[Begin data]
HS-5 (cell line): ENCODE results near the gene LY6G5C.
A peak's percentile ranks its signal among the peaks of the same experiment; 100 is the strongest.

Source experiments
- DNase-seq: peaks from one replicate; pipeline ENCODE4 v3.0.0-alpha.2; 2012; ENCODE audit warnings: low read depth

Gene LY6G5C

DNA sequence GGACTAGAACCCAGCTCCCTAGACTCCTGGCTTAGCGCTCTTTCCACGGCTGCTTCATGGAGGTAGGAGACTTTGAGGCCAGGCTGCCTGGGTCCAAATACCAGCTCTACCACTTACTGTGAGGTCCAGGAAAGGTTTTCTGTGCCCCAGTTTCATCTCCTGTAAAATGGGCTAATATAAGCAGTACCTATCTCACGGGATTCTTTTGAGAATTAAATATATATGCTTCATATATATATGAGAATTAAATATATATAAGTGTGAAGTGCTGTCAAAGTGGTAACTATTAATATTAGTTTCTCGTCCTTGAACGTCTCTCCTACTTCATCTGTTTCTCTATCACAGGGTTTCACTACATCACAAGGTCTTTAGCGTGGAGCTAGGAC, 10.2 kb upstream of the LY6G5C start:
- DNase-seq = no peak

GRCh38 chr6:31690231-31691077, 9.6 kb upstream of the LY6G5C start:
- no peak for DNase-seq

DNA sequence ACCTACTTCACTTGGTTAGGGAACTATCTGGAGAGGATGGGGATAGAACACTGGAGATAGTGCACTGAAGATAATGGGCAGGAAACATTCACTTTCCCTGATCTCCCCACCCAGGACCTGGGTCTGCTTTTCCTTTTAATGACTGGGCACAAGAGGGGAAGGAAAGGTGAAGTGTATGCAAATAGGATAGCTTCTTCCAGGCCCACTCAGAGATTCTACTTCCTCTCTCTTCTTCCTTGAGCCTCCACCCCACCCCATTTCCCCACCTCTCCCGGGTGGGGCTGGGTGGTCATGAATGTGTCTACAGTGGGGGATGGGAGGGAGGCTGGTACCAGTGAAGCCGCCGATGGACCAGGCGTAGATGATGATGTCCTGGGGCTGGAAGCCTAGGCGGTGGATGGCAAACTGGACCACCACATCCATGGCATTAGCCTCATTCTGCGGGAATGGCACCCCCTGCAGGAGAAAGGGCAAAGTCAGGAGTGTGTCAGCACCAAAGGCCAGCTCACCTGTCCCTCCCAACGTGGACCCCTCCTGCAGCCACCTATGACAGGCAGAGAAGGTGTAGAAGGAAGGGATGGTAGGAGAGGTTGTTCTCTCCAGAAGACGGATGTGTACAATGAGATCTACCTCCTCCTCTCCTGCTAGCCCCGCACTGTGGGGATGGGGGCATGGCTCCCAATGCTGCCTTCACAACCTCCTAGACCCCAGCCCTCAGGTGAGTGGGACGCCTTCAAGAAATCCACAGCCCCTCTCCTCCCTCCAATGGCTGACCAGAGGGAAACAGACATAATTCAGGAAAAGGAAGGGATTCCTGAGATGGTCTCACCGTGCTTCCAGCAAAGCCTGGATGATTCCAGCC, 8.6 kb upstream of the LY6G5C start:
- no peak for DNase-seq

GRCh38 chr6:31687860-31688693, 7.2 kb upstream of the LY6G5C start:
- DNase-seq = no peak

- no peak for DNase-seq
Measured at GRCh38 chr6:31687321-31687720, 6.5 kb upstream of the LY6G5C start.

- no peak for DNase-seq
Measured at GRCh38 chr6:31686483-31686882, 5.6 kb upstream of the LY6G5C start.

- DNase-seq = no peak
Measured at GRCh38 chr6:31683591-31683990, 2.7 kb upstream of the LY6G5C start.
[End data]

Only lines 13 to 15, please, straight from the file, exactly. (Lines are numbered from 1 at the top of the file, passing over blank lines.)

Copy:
- DNase-seq = no peak

- no peak for DNase-seq
Measured at GRCh38 chr6:31687321-31687720, 6.5 kb upstream of the LY6G5C start.